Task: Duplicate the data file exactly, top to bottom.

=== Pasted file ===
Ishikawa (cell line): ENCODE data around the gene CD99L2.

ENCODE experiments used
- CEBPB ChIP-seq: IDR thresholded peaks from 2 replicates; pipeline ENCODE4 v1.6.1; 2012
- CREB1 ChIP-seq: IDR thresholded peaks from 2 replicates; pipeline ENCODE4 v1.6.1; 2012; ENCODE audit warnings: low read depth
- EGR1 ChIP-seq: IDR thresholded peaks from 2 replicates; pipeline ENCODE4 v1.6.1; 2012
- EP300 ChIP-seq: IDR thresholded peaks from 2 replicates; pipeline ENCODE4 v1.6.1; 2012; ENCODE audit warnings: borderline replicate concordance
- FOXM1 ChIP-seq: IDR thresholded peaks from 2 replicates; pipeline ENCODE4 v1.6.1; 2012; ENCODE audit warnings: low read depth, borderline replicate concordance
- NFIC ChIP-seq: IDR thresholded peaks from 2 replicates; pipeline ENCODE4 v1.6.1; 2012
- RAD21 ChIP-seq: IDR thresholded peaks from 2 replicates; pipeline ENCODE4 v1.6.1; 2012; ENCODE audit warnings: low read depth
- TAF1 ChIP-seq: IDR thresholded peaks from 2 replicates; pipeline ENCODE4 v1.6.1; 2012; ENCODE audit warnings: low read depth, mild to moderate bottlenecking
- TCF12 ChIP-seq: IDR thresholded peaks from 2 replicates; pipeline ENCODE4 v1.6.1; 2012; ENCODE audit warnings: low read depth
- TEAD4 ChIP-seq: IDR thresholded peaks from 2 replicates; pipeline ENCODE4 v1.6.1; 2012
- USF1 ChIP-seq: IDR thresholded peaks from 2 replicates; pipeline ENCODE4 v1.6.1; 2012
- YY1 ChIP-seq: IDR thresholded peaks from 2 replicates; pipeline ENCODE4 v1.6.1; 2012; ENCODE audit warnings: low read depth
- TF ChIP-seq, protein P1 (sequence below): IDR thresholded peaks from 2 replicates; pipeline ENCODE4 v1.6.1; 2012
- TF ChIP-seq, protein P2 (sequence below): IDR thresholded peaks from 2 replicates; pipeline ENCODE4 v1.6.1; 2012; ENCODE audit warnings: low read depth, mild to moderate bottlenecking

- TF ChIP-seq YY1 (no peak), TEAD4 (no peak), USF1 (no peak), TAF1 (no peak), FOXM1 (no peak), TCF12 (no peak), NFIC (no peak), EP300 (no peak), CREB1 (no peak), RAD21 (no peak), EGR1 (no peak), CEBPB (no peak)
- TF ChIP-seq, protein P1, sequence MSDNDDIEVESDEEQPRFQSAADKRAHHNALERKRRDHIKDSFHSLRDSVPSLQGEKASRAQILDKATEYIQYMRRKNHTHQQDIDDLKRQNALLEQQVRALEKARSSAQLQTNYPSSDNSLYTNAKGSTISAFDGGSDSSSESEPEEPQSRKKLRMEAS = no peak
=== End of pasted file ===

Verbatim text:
Ishikawa (cell line): ENCODE data around the gene CD99L2.

ENCODE experiments used
- CEBPB ChIP-seq: IDR thresholded peaks from 2 replicates; pipeline ENCODE4 v1.6.1; 2012
- CREB1 ChIP-seq: IDR thresholded peaks from 2 replicates; pipeline ENCODE4 v1.6.1; 2012; ENCODE audit warnings: low read depth
- EGR1 ChIP-seq: IDR thresholded peaks from 2 replicates; pipeline ENCODE4 v1.6.1; 2012
- EP300 ChIP-seq: IDR thresholded peaks from 2 replicates; pipeline ENCODE4 v1.6.1; 2012; ENCODE audit warnings: borderline replicate concordance
- FOXM1 ChIP-seq: IDR thresholded peaks from 2 replicates; pipeline ENCODE4 v1.6.1; 2012; ENCODE audit warnings: low read depth, borderline replicate concordance
- NFIC ChIP-seq: IDR thresholded peaks from 2 replicates; pipeline ENCODE4 v1.6.1; 2012
- RAD21 ChIP-seq: IDR thresholded peaks from 2 replicates; pipeline ENCODE4 v1.6.1; 2012; ENCODE audit warnings: low read depth
- TAF1 ChIP-seq: IDR thresholded peaks from 2 replicates; pipeline ENCODE4 v1.6.1; 2012; ENCODE audit warnings: low read depth, mild to moderate bottlenecking
- TCF12 ChIP-seq: IDR thresholded peaks from 2 replicates; pipeline ENCODE4 v1.6.1; 2012; ENCODE audit warnings: low read depth
- TEAD4 ChIP-seq: IDR thresholded peaks from 2 replicates; pipeline ENCODE4 v1.6.1; 2012
- USF1 ChIP-seq: IDR thresholded peaks from 2 replicates; pipeline ENCODE4 v1.6.1; 2012
- YY1 ChIP-seq: IDR thresholded peaks from 2 replicates; pipeline ENCODE4 v1.6.1; 2012; ENCODE audit warnings: low read depth
- TF ChIP-seq, protein P1 (sequence below): IDR thresholded peaks from 2 replicates; pipeline ENCODE4 v1.6.1; 2012
- TF ChIP-seq, protein P2 (sequence below): IDR thresholded peaks from 2 replicates; pipeline ENCODE4 v1.6.1; 2012; ENCODE audit warnings: low read depth, mild to moderate bottlenecking

- TF ChIP-seq YY1 (no peak), TEAD4 (no peak), USF1 (no peak), TAF1 (no peak), FOXM1 (no peak), TCF12 (no peak), NFIC (no peak), EP300 (no peak), CREB1 (no peak), RAD21 (no peak), EGR1 (no peak), CEBPB (no peak)
- TF ChIP-seq, protein P1, sequence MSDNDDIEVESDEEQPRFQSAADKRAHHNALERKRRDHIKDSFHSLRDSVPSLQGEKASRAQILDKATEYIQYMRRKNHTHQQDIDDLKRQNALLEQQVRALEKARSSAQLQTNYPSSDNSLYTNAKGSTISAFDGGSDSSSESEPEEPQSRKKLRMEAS = no peak